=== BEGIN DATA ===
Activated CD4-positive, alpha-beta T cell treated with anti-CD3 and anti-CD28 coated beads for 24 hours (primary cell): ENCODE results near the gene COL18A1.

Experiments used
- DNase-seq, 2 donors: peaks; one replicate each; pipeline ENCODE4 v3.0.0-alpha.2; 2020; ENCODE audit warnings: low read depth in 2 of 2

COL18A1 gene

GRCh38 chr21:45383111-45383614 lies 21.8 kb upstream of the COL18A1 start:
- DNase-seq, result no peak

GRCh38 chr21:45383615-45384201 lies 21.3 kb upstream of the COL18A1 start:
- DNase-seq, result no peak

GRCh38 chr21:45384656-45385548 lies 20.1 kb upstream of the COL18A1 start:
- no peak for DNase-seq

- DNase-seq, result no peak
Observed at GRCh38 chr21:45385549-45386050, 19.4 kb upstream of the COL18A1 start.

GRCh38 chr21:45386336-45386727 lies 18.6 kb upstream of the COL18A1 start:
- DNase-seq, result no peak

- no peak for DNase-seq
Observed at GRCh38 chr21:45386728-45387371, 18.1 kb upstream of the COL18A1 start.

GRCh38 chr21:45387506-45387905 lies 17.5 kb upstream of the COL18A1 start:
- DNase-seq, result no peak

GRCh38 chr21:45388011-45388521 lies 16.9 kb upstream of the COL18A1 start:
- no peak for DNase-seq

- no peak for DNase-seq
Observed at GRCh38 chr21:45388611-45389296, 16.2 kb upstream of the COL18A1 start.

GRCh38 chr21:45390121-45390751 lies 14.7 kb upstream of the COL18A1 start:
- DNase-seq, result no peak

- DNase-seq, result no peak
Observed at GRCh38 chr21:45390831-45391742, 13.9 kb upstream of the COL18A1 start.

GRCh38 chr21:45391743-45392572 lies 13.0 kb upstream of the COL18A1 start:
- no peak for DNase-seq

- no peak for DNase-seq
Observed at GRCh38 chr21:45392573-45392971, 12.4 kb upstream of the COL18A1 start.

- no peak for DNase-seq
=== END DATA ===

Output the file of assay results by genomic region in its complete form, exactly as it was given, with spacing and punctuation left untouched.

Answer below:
Activated CD4-positive, alpha-beta T cell treated with anti-CD3 and anti-CD28 coated beads for 24 hours (primary cell): ENCODE results near the gene COL18A1.

Experiments used
- DNase-seq, 2 donors: peaks; one replicate each; pipeline ENCODE4 v3.0.0-alpha.2; 2020; ENCODE audit warnings: low read depth in 2 of 2

COL18A1 gene

GRCh38 chr21:45383111-45383614 lies 21.8 kb upstream of the COL18A1 start:
- DNase-seq, result no peak

GRCh38 chr21:45383615-45384201 lies 21.3 kb upstream of the COL18A1 start:
- DNase-seq, result no peak

GRCh38 chr21:45384656-45385548 lies 20.1 kb upstream of the COL18A1 start:
- no peak for DNase-seq

- DNase-seq, result no peak
Observed at GRCh38 chr21:45385549-45386050, 19.4 kb upstream of the COL18A1 start.

GRCh38 chr21:45386336-45386727 lies 18.6 kb upstream of the COL18A1 start:
- DNase-seq, result no peak

- no peak for DNase-seq
Observed at GRCh38 chr21:45386728-45387371, 18.1 kb upstream of the COL18A1 start.

GRCh38 chr21:45387506-45387905 lies 17.5 kb upstream of the COL18A1 start:
- DNase-seq, result no peak

GRCh38 chr21:45388011-45388521 lies 16.9 kb upstream of the COL18A1 start:
- no peak for DNase-seq

- no peak for DNase-seq
Observed at GRCh38 chr21:45388611-45389296, 16.2 kb upstream of the COL18A1 start.

GRCh38 chr21:45390121-45390751 lies 14.7 kb upstream of the COL18A1 start:
- DNase-seq, result no peak

- DNase-seq, result no peak
Observed at GRCh38 chr21:45390831-45391742, 13.9 kb upstream of the COL18A1 start.

GRCh38 chr21:45391743-45392572 lies 13.0 kb upstream of the COL18A1 start:
- no peak for DNase-seq

- no peak for DNase-seq
Observed at GRCh38 chr21:45392573-45392971, 12.4 kb upstream of the COL18A1 start.

- no peak for DNase-seq